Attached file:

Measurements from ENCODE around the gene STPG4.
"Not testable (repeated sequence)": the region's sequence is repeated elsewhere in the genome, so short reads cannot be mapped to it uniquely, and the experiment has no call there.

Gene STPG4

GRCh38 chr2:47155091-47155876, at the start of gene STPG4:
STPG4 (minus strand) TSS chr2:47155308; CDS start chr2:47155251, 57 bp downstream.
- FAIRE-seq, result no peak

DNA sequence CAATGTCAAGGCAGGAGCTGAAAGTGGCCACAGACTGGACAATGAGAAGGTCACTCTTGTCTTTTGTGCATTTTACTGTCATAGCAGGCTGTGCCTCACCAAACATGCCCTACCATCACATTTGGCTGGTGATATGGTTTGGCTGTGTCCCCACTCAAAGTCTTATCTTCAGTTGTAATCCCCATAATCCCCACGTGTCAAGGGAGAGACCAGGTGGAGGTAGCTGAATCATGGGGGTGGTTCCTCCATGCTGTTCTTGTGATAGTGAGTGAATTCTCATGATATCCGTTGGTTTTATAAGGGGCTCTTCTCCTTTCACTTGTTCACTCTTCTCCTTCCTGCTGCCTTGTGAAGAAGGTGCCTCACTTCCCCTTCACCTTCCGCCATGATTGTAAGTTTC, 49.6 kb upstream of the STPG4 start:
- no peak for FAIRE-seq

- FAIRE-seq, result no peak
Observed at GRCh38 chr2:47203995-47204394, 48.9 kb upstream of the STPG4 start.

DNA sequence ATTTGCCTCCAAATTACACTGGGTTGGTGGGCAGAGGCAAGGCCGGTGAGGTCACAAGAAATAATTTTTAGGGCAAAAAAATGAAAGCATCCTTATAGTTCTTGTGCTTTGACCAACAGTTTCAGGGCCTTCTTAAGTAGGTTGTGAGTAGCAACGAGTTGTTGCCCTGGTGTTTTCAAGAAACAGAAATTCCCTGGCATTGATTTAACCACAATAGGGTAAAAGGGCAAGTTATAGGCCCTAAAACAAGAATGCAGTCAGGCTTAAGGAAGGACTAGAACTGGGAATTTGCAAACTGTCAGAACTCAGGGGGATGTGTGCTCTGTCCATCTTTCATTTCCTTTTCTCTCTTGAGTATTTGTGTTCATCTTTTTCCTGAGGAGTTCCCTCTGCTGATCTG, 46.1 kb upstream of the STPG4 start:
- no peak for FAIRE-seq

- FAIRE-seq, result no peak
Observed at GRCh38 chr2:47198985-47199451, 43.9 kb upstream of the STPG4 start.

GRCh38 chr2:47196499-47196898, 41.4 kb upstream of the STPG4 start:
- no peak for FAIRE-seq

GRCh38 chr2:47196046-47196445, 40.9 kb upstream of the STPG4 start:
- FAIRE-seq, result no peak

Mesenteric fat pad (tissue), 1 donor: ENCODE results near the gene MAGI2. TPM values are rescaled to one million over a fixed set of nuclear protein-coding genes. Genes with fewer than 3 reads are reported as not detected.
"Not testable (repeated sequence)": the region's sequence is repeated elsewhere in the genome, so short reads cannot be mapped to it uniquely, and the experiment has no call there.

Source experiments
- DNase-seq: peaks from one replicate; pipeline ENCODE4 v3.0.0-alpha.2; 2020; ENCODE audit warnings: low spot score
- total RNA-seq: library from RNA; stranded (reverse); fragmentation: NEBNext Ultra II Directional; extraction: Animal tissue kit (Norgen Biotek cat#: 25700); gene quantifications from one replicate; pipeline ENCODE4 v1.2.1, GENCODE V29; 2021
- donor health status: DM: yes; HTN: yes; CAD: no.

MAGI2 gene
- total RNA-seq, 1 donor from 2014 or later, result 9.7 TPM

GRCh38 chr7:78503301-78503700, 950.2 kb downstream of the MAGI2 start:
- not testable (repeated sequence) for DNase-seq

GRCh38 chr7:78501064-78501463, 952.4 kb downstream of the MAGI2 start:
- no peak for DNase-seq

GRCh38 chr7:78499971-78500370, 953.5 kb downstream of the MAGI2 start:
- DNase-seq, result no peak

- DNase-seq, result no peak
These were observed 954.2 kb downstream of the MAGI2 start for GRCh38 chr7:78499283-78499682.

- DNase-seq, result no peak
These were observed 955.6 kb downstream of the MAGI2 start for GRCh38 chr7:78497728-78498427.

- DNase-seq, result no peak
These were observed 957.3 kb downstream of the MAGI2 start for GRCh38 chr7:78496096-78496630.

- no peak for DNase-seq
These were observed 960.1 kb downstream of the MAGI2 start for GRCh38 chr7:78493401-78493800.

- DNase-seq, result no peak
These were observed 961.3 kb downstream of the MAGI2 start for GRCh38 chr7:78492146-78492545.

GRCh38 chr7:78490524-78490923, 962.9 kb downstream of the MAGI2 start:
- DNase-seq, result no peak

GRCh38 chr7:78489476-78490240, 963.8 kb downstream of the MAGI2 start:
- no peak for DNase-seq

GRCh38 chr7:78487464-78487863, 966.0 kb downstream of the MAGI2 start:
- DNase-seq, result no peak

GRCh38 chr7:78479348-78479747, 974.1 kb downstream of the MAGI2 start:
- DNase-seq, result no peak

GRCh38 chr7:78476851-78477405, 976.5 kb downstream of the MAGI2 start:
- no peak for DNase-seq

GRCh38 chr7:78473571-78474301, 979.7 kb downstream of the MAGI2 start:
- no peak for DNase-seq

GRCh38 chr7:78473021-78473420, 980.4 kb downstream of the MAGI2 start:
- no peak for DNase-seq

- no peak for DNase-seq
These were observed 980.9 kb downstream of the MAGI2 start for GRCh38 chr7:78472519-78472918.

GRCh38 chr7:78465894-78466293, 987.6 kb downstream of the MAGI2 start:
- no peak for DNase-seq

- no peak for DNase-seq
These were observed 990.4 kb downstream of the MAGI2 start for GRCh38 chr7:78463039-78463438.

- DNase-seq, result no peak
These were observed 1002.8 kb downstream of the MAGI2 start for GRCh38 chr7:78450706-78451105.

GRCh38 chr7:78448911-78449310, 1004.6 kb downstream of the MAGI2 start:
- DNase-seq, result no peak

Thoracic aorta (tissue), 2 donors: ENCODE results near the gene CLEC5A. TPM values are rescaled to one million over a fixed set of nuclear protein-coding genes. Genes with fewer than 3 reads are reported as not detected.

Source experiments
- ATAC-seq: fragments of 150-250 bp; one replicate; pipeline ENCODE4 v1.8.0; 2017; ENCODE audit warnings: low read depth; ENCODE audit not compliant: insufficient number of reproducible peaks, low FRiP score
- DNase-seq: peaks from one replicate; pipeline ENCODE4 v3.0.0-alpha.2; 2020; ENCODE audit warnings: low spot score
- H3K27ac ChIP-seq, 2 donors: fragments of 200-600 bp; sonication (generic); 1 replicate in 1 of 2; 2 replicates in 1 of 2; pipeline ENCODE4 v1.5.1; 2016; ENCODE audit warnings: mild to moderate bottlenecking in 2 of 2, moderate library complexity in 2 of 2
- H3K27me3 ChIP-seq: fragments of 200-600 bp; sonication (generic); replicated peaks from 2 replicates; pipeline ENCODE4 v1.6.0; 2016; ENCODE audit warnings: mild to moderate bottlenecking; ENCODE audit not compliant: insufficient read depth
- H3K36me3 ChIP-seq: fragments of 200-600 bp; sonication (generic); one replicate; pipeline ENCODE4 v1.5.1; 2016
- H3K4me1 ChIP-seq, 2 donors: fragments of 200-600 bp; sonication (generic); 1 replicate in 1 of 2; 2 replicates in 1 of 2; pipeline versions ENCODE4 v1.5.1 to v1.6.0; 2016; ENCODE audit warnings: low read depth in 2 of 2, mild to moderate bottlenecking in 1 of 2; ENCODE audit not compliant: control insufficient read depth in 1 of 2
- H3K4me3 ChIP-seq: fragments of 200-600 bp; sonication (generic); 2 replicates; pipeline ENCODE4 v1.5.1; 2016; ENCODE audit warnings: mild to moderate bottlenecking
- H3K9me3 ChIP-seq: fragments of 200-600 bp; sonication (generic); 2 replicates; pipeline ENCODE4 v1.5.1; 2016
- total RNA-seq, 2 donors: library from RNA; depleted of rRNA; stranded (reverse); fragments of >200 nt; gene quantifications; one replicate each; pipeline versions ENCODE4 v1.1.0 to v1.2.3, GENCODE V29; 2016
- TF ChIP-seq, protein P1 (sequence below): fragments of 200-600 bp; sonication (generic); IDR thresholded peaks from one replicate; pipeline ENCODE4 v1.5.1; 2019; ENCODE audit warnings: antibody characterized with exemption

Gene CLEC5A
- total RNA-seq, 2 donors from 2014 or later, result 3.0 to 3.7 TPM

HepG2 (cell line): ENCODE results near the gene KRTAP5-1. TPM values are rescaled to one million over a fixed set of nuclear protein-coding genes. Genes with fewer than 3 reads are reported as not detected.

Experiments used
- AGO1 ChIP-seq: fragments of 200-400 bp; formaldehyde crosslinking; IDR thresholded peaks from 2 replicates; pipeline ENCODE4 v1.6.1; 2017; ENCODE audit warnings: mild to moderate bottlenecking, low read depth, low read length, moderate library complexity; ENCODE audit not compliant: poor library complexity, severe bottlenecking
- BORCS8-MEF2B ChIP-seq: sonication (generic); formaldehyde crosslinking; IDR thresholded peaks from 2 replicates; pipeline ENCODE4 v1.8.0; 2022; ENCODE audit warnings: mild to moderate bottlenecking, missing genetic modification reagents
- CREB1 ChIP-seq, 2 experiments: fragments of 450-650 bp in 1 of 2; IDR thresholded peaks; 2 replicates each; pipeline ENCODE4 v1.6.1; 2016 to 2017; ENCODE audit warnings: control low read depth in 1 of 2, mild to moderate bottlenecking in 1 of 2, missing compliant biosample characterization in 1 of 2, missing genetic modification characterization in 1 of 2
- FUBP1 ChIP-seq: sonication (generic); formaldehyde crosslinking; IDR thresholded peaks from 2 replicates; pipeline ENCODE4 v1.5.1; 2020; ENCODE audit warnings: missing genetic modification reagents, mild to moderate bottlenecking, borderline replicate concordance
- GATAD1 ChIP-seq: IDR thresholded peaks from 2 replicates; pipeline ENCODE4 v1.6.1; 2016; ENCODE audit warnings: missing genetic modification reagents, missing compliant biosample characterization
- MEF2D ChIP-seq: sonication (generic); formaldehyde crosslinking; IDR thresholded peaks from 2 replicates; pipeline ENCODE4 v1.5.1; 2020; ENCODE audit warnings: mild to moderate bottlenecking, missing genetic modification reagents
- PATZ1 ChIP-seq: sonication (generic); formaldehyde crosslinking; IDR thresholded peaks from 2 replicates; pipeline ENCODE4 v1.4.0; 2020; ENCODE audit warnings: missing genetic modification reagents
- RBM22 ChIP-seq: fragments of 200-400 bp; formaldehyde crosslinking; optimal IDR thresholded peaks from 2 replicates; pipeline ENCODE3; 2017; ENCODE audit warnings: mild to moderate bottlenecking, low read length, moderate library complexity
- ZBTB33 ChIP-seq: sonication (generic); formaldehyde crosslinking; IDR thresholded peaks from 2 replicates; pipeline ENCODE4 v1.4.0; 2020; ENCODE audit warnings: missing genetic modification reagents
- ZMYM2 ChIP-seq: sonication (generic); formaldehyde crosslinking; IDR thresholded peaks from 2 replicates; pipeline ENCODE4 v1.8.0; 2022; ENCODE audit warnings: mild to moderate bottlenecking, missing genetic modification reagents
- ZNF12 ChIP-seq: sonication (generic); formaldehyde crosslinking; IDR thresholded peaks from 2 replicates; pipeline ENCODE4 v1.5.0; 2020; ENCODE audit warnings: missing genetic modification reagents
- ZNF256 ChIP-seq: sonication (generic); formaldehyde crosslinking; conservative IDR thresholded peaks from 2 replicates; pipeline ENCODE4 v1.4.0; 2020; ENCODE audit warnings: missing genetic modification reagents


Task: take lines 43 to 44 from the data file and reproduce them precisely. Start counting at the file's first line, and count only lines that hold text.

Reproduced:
GRCh38 chr7:78490524-78490923, 962.9 kb downstream of the MAGI2 start:
- DNase-seq, result no peak